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Good Intentions


The road to disaster was paved with good intentions. In 1915 or ’16 famed pianist Sergei Rachmaninoff came to the St. Petersburg Conservatory to perform a benefit concert for the widow of composer Alexander Scriabin. Not everyone appreciated the gesture, and a notable musician who attempted a compliment caused a rift that lasted for years.

Rachmaninoff’s entire concert consisted of works by the late composer, but some difference of opinion arose as to just how his music should sound. In one of the front rows of the hall an assortment of people chatted and whispered throughout the performance. One of them was a thin man of twenty-five or so with pendulous lips and an oversized blond head. His name was Sergei Prokofiev.

Rachmaninoff was the musical idol of Moscow, whereas Scriabin had been the hero of a small group of fervent aspiring mystics and philosophers that dismissed Rachmaninoff as the representative of outmoded romanticism. Prokofiev was their musical spearhead. He and his music were powerful, tough, and direct. His friends in the audience that night were surprised by Rachmaninoff’s tribute to Scriabin but were quick to express their disdain for his methodical, less than mystical approach to Scriabin’s visionary music.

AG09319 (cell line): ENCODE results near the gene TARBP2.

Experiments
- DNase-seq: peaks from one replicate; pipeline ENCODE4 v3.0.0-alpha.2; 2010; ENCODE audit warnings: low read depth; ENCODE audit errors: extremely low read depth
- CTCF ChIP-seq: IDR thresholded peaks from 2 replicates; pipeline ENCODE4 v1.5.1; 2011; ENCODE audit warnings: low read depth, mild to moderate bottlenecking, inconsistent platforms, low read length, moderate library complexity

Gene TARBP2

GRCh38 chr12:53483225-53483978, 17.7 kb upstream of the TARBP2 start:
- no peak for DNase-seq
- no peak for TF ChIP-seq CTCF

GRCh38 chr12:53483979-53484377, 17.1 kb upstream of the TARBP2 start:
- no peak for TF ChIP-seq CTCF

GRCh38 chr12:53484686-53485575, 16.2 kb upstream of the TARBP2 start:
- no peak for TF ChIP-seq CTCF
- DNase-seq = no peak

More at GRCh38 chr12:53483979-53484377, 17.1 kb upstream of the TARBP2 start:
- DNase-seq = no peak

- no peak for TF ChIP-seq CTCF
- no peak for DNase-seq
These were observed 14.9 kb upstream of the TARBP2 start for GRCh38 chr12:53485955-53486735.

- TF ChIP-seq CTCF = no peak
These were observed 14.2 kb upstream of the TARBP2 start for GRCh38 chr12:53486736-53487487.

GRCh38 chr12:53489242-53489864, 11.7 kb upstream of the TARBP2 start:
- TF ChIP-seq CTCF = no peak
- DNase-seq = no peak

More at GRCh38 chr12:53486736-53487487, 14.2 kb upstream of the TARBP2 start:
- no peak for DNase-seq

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After the concert they had nothing but scorn for Rachmaninoff’s playing.

Except for Prokofiev, who thought that Rachmaninoff had done a good job. He went to the artists’ room and with typical bluntness told the celebrated pianist that his performance was “not bad, not bad at all.”

It was not what Rachmaninoff wanted to hear. “What do you mean–not bad?” he demanded. He turned his back on Prokofiev.

Although it took many years, the two Russian greats were able to get on better footing during a chance meeting on an ocean liner, where they met again not at a concert, but over a chessboard.

Nicholas Nabokov tells the story in his 1942 memoir Old Friends and New Music.